Enigma: Selected Poems
Enigma: Selected Poems
By Ingeborg Bachmann
Translation by Mike Lyons and Patrick Drysdale
Afterword by Hans Höller
Preface by Heinz Bachmann
Ingeborg Bachmann (1926-1973), an Austrian, is considered to be one of the most distinguished German-speaking poets of the years following World War II. As a female poet of the twentieth century, she can have had few rivals for the sweep and force of her imagination. She was born in Carinthia, a part of southern Austria close to the borders of Slovenia and Italy. She was from the frontiers, and much of her poetry is about place, belonging and not belonging, and about her yearning for a world without borders and above all for a world at peace. Other themes were her fear of a return to the conditions and attitudes of pre-war life and, again and again, the complexity of love—its emotional highs and the bitter pain when it goes wrong.
This collection is called Enigma, the title of one of the poems. Bachmann herself was enigmatic, both as a person and as a poet. Much of her poetry expresses her feelings in a figurative way, the ideas appearing at a tangent to their underlying meaning, and she loved to play with the intermingling of dream and reality. However her work is not difficult if one simply listens to the music of the lines and enjoys their wealth of imagery and the energy of their emotional involvement.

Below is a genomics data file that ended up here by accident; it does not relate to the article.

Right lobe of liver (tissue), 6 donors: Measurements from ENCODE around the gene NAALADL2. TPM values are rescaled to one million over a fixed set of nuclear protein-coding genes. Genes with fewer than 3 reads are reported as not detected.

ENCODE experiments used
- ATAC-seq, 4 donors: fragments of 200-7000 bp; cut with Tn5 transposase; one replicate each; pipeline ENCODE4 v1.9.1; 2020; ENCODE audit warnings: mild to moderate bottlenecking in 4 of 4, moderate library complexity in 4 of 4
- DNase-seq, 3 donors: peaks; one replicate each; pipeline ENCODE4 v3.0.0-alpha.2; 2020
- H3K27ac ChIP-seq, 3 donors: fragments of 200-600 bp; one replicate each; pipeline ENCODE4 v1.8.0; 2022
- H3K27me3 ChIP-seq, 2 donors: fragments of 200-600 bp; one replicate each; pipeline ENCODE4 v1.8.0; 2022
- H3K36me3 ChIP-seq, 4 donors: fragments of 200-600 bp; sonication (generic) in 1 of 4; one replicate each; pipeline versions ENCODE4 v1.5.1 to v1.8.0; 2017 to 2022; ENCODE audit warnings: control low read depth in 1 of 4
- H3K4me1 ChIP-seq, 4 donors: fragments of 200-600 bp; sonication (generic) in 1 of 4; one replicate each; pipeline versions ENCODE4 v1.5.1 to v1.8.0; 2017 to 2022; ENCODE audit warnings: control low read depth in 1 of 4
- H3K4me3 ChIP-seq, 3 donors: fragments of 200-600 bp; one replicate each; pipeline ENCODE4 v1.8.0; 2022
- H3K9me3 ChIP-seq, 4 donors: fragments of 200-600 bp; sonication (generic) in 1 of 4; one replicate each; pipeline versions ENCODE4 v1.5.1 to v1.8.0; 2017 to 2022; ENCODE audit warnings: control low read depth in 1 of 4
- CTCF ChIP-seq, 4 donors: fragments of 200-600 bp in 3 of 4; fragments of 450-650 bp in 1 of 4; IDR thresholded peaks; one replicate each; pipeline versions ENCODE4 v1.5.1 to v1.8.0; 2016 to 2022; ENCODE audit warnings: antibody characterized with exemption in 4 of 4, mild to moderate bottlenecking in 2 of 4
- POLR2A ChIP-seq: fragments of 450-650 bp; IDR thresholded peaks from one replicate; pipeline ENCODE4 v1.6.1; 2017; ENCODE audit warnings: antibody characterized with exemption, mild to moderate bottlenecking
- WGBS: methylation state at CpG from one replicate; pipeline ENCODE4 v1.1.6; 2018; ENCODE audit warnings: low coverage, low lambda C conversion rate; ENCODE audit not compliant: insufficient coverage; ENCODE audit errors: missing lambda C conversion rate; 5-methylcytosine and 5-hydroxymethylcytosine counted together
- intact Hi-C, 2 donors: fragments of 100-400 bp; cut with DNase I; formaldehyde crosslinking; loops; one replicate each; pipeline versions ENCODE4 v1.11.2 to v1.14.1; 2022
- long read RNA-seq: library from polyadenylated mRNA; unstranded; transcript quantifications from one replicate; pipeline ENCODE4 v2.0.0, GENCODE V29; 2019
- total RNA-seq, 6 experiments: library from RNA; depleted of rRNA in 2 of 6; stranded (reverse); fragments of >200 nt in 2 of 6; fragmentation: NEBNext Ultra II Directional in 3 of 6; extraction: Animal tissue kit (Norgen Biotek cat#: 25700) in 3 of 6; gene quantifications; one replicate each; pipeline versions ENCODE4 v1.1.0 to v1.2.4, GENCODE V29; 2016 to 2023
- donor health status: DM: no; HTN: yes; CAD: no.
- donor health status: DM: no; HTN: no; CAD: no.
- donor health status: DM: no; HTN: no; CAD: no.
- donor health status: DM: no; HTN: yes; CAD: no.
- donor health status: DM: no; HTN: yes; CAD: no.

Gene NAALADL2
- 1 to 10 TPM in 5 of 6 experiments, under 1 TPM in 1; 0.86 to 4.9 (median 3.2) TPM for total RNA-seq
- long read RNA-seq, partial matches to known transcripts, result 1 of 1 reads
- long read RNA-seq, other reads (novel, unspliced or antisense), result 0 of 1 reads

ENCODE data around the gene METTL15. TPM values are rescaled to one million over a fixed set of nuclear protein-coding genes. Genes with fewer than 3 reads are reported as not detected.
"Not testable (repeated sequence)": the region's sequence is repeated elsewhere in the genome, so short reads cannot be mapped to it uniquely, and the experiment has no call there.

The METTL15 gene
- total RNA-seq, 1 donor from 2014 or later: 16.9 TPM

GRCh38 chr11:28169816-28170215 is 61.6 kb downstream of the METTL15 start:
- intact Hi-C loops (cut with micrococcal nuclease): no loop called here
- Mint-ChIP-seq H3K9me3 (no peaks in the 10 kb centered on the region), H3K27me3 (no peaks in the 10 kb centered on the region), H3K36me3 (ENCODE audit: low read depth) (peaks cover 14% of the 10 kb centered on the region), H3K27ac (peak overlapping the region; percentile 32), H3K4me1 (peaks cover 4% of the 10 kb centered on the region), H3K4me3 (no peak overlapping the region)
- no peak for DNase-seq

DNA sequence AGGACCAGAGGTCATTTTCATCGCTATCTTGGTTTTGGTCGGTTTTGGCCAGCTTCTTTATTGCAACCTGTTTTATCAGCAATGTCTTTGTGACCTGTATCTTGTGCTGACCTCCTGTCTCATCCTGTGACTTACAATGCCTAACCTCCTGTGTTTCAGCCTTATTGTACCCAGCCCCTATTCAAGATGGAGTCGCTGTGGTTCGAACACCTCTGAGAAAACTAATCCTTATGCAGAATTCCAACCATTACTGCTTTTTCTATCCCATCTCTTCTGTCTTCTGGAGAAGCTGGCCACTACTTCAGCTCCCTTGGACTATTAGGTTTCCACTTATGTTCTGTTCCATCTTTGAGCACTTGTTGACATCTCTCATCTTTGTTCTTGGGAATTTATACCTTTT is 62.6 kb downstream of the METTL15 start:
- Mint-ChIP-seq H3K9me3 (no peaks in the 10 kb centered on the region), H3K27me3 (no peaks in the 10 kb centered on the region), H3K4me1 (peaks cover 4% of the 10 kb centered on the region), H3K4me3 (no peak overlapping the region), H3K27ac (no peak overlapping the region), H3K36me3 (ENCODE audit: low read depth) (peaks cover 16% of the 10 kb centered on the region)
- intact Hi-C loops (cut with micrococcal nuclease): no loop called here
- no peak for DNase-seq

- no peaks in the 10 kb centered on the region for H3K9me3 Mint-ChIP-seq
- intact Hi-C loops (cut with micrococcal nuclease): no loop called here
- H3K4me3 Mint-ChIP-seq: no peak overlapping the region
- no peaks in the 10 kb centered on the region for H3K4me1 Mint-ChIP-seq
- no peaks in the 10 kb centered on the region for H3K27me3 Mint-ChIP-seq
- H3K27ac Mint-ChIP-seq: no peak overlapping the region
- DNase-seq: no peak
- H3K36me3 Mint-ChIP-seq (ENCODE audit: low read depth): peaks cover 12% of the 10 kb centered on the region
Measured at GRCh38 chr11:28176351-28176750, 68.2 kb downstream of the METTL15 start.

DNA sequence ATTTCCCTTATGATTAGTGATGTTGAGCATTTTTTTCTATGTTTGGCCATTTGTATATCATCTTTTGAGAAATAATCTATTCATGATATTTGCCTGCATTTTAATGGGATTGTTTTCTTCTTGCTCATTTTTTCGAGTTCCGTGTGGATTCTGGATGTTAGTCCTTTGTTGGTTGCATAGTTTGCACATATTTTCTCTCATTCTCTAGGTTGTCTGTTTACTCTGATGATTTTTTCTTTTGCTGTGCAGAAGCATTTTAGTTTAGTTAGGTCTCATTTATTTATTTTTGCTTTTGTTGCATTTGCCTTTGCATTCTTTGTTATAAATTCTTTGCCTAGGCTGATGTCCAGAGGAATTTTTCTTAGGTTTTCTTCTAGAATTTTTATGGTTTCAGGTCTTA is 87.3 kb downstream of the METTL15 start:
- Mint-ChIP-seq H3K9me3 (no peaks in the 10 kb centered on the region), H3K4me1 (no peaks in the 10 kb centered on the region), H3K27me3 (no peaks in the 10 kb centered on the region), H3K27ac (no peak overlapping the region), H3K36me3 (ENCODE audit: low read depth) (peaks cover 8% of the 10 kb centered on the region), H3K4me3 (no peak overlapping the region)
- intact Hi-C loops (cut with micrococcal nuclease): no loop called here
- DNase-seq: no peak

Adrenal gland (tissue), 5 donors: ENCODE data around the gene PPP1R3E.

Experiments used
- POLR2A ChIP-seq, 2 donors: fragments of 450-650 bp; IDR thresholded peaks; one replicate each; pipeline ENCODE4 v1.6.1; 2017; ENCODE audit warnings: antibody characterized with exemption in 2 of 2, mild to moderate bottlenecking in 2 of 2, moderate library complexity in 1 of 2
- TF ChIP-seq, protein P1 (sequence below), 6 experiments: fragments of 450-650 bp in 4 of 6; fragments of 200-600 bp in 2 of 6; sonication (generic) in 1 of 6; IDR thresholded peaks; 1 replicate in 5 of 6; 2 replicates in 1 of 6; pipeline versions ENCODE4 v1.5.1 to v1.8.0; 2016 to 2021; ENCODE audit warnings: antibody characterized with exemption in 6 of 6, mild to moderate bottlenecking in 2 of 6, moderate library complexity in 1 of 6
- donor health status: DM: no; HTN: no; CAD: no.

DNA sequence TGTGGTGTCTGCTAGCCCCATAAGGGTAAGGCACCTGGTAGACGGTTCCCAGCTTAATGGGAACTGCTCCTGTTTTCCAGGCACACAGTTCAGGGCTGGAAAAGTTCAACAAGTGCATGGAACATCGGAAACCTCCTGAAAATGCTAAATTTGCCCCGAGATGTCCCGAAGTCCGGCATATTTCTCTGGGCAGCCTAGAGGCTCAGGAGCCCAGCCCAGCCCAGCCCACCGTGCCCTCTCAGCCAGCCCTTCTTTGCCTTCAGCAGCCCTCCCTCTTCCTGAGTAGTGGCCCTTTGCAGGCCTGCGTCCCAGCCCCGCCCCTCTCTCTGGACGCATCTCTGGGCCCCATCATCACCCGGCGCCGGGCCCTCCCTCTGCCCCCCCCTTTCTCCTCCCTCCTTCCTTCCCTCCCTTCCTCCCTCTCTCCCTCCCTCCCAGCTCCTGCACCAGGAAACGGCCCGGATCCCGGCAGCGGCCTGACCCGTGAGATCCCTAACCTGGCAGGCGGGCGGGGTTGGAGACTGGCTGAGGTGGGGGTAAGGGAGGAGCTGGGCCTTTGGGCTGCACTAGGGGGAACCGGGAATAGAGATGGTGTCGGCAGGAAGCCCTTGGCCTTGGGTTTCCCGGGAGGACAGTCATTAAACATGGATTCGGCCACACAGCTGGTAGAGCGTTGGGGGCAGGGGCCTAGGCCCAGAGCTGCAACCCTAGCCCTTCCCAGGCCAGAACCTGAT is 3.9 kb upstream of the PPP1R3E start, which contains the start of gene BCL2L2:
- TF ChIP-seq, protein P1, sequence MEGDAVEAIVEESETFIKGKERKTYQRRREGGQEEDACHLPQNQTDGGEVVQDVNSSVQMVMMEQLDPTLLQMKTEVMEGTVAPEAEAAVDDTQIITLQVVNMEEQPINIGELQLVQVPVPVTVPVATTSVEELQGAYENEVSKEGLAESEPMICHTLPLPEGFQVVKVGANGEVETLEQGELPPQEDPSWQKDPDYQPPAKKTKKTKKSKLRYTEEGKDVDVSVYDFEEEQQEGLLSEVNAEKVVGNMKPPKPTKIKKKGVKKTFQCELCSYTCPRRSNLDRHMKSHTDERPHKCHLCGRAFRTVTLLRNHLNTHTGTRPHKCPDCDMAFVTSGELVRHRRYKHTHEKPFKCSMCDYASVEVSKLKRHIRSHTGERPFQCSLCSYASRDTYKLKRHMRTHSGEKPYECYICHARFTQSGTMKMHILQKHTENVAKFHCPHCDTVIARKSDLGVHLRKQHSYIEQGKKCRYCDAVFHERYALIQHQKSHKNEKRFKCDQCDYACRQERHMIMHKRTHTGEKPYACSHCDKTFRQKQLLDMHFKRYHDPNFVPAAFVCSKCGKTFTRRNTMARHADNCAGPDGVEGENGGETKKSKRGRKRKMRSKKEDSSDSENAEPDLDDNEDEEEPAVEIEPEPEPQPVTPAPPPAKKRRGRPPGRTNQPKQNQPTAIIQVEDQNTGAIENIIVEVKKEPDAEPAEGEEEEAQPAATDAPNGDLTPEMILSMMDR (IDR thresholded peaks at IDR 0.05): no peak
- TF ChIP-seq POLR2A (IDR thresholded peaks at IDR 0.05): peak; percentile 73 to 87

This translation has been prepared for the general reader rather than the academic and for students of literature who are not fluent in German. The translators have stayed as close as possible to the meaning of the original and to the forms, rhythms, and general feel of the German verse, and they have used rhyme when there is rhyme in the original. They have also followed Bachmann in using a simple, everyday choice of words, avoiding any artificial poetic language.
Bachmann ceased to write poetry in the 1960s, over forty years ago. Yet her poetry remains as timely and appropriate today as when it was written. She should be viewed as a world poet rather than an Austrian one, and it is hoped that this collection will make her work better known and admired in the English-speaking world.
Ariadne Press, 2011
5.5 x 0.4 x 8.5 inches